Chevrolet has facelifted the Captiva SUV and will show the car in public for the first time at the 2010 Paris motor show as one of four world debuts. It’s a modest refresh, with a new front end design, cabin upgrades and new engines and transmissions.
The seven-seater SUV has been around since 2006 and is due a mid-life pick-me-up. Noteworthy details include a larger grille, newly recontoured bonnet, prism-style headlamps, fresh side air vents and indicator repeaters built into the door mirrors. Keep things in perspective; from the A-pillars back, it’s business as usual – this is very much a new face grafted on the familiar Captiva shape.
Another boring facelift… what else is new?
Well, this is the way the industry works. Four years in, and a cosmetic enhancement is de rigueur. To stay competitive, such facelifts are crucial, if only so the adverts can scream ‘new’ when we all know otherwise. And besides, we’ve always rather liked the attractively styled and priced Captiva.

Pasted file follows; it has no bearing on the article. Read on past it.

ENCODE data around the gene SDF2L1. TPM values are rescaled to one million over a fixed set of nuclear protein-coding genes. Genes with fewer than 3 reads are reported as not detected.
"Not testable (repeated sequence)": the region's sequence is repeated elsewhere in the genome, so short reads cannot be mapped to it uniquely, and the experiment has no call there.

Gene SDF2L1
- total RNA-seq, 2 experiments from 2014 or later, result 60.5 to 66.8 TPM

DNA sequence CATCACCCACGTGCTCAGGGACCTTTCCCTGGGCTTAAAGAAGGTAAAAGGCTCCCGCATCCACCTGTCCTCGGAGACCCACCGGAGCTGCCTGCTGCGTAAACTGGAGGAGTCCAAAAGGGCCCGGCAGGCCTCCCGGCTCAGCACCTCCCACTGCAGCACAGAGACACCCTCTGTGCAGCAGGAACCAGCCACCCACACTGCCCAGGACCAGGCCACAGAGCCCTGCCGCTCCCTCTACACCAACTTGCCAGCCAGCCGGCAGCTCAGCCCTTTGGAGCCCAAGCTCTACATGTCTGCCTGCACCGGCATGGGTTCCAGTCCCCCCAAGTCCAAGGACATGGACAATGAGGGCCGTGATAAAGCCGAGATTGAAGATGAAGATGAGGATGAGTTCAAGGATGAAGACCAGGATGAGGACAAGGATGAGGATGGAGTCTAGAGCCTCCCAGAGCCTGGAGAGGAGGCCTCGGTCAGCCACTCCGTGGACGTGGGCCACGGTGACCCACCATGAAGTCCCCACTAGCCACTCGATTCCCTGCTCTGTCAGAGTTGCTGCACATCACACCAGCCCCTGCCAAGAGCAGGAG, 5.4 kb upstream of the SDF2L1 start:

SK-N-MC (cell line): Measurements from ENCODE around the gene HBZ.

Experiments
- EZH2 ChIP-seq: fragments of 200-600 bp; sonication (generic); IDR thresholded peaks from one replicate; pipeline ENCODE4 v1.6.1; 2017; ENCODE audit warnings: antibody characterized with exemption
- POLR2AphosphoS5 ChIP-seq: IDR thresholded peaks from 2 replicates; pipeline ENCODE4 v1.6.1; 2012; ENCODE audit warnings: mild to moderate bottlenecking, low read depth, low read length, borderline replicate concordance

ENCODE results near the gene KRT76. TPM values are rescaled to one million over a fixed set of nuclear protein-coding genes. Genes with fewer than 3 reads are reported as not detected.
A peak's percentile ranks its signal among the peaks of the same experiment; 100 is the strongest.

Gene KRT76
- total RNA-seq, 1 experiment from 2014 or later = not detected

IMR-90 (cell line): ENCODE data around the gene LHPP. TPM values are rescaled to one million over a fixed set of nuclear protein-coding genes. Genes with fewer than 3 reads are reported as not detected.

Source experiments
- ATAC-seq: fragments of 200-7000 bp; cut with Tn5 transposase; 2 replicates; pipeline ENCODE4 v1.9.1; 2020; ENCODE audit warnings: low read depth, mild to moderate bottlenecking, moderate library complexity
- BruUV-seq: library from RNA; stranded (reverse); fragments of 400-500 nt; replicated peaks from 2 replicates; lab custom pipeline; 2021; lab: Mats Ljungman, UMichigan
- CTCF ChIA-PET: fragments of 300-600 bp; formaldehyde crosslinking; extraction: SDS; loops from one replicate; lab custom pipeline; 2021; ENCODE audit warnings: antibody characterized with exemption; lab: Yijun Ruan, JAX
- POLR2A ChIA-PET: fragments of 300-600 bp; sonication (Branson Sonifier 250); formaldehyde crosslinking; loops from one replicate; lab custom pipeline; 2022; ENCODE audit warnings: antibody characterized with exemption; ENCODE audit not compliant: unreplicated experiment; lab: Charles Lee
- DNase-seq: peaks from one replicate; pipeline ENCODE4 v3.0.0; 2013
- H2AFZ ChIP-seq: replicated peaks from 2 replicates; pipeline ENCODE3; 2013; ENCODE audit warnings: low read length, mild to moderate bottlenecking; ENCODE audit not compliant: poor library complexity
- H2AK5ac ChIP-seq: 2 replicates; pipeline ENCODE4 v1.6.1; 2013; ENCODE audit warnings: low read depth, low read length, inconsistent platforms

There is plenty new under the bonnet. Three new GM engines are available with manual or six-speed auto transmissions. Choose from a 2.4-litre petrol or a 2.2-litre diesel in two states of tune, mustering 161bhp or 182bhp; the petrol output falls squarely between the two diesels, at 169bhp. The Captiva comes with front- or four-wheel drive.
It’s a Chevy. Loads of kit, presumably?
You bet. The Captiva is bursting with TLAs (that’s three-letter acronyms to you and me). ESC, TCS, BAS – you name it, the electronic handling aids are all present and correct. Hills start assist, electric handbrakes, USB ports, Bluetooth, touch-screen nav, parking cameras… Plenty of boys toys are available.
The interior of the Captiva is also upgraded, with new seat fabrics, ice-blue back lighting and a more wraparound fascia to delineate between passenger and driver zones. Apparently. We’ll know for sure once we see the car at the Paris motor show on 30 September 2010.
UK sales of the new 2011 facelifted Chevrolet Captiva start in spring 2011.